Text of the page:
The flipped learning model of instruction has begun to make the transition from an educational buzzword to a normative practice among many university instructors, and with good reason. Flipped learning provides many benefits for both faculty and students. However, instructors who use flipped learning soon find out that a significant amount of work is sometimes necessary to win students over to this way of conducting class. Even when the benefits of flipped learning are made clear to students, some of them will still resist. And to be fair, many instructors fail to listen to what students are really saying.
As another year draws to a close, the editorial team at Faculty Focus looks back on some of the top articles of the past year. Throughout 2014, we published approximately 225 articles. The articles covered a wide range of topics – including group work, course redesign, flipped learning, and grading strategies. In a two-part series, which runs today and Friday, we reveal the top 14 articles for 2014. Each article’s ranking is based on a combination of factors, including e-newsletter open and click-thru rates, social shares, reader comments, web traffic, reprint requests, and other reader engagement metrics.
Today’s post lists articles 8-14, starting with number 14.
I have some concerns about flipping courses. Maybe I’m just hung up on the name—flipping is what we do with pancakes. It’s a quick, fluid motion and looks easy to those of us waiting at the breakfast table. I’m not sure those connotations are good when associated with courses and that leads to what centers my concerns. I keep hearing what sounds to me like “flippant” attitudes about what’s involved.
Featuring six articles dedicated to blended learning and six articles on the flipped classroom, this free report provides an inside look at how faculty are using these approaches to reshape the college classroom.
We recently asked a group of teaching assistants, “How do you think today’s college classroom is different than when you were an undergraduate student? What is the most significant change you’ve noticed?”
The number one answer? Technology.
“Students in inverted classrooms need to have more space to reflect on their learning activities so that they can make necessary connections to course content” (Strayer, 2012).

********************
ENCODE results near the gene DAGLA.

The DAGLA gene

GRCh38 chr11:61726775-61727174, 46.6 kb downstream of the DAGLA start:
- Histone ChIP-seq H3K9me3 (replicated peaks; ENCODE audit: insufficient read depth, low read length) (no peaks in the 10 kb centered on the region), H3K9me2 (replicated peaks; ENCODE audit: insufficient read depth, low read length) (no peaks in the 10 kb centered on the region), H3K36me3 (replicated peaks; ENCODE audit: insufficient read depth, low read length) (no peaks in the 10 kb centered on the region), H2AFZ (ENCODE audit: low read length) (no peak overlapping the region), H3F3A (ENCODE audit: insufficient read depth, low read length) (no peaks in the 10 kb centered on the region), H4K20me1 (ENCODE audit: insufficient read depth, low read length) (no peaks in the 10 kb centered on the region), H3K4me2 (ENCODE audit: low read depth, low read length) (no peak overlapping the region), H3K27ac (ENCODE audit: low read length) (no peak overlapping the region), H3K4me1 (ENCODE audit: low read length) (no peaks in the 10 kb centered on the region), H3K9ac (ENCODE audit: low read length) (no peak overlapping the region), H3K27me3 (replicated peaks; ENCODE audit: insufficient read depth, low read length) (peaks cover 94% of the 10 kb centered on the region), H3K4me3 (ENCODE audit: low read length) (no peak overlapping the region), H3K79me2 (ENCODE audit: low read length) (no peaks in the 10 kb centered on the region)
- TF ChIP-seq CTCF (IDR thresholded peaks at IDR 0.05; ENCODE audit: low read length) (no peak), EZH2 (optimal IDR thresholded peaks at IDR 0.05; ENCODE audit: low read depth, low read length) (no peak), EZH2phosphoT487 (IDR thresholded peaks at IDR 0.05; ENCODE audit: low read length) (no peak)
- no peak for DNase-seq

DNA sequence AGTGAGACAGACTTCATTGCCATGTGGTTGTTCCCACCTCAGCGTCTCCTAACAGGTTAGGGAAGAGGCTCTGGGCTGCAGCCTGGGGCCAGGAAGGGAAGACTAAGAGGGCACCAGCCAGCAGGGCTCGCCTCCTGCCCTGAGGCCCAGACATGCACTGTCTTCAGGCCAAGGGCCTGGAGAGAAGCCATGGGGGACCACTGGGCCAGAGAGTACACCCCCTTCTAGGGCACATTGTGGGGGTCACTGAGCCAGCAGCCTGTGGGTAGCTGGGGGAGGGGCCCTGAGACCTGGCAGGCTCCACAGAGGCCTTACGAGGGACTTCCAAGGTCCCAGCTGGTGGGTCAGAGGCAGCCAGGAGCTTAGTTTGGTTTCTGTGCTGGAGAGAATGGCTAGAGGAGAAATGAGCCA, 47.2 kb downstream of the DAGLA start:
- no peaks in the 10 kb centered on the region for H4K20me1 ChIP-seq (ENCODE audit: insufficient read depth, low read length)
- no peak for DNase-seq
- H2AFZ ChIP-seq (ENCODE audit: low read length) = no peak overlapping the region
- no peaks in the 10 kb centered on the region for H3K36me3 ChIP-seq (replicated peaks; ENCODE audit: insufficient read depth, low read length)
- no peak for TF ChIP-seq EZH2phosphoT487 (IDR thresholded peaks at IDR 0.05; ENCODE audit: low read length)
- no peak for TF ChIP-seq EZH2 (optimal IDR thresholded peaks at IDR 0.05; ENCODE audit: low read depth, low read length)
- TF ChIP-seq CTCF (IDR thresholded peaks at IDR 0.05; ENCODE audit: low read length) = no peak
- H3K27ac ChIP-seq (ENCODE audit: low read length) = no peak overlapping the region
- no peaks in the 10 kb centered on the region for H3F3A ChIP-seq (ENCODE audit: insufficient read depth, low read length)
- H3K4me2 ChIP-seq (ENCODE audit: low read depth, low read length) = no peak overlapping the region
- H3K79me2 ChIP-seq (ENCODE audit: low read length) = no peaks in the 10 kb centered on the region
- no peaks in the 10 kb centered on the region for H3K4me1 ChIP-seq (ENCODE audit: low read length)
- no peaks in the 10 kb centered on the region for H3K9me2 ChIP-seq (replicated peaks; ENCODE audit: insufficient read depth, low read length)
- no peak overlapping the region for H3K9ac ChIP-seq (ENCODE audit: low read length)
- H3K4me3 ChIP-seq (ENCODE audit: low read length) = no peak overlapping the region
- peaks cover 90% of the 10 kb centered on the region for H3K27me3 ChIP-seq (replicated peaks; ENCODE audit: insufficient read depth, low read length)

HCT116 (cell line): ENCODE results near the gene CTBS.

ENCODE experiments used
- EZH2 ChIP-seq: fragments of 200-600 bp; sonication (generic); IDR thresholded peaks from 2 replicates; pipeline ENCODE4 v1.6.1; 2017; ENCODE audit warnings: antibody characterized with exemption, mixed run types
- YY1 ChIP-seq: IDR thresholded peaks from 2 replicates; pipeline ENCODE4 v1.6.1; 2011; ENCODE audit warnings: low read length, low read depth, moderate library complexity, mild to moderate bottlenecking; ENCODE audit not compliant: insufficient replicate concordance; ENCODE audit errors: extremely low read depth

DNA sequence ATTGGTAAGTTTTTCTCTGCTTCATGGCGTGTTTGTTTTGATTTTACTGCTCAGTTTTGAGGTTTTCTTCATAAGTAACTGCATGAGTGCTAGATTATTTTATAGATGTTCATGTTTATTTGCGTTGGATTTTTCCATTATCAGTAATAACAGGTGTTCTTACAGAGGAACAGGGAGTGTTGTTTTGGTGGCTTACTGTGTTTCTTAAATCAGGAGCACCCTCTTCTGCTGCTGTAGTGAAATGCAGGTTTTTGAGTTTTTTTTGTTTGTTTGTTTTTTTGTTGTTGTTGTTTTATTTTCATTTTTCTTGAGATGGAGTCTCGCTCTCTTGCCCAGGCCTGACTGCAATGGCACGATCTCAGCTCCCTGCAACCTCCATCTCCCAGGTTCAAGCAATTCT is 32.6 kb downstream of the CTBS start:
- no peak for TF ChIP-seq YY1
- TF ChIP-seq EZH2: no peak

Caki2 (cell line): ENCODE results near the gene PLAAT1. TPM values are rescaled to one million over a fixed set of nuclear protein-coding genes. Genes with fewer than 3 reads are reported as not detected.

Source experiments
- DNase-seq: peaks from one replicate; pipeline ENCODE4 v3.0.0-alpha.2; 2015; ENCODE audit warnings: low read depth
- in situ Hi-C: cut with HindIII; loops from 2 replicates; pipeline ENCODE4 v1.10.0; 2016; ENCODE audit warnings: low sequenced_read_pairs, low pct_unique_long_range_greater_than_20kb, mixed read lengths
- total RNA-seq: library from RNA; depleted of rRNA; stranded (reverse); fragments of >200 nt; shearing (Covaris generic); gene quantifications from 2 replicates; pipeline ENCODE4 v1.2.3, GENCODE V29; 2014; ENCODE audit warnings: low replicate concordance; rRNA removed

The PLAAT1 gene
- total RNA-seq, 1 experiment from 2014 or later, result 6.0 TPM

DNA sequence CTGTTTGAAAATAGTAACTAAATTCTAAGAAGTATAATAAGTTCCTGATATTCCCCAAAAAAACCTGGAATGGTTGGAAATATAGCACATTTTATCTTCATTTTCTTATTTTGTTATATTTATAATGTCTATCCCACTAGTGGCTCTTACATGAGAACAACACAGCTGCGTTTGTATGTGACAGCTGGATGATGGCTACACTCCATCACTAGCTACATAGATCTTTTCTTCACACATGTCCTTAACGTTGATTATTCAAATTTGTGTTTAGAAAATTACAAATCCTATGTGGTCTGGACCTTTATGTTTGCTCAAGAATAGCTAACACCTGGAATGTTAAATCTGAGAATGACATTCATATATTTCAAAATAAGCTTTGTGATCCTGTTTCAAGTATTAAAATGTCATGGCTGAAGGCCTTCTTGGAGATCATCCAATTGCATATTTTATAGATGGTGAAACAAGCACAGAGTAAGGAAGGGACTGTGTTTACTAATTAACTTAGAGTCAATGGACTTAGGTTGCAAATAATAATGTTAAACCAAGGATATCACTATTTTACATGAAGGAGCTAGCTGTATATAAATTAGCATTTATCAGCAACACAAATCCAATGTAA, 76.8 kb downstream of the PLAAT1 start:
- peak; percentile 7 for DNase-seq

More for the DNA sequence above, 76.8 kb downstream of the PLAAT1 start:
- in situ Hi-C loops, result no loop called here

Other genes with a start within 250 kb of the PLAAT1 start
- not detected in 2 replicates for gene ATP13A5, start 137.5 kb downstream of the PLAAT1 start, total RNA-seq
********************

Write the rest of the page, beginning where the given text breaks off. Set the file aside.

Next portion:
If you were to observe a flipped classroom, what do you think would it look like? Maybe students are working in groups. Maybe each group is working on a different problem. Maybe the instructor is walking around the room talking with each group and checking on the students’ progress. And each group of students is probably asking a different question each time the instructor walks by. It’s probably noisy since everyone is talking to each other or engaged in a task. And students are probably standing up or leaning in towards one another to hear their group members talk about the next task. Students might be writing in a workbook, typing on their laptops, or watching a video on the screen of some new technological device.
The term flipped classroom has become a hot topic in higher education. Ideas about and opinions about flipped learning environments vary. Some consider it simply another way of talking about student-centered learning. Others view flipped classrooms as the most cutting-edge approach to learning. Still others see flipping as just another fad that will eventually run its course.
As 2013 draws to a close, the editorial team at Faculty Focus looks back on some of the most popular articles of the past year. During the course of the year, we published more than 250 articles on a full range of topics of interest to today’s college educators.
A survey conducted by the Center for Digital Education and Sonic Foundry found that 29 percent of faculty are currently using the flipped classroom model of instruction, with another 27 percent saying they plan to use it within the next 12 months.
It seems like everyone is talking about the flipped classroom. But how do you use this new model to construct lessons and assessments that reinforce student learning?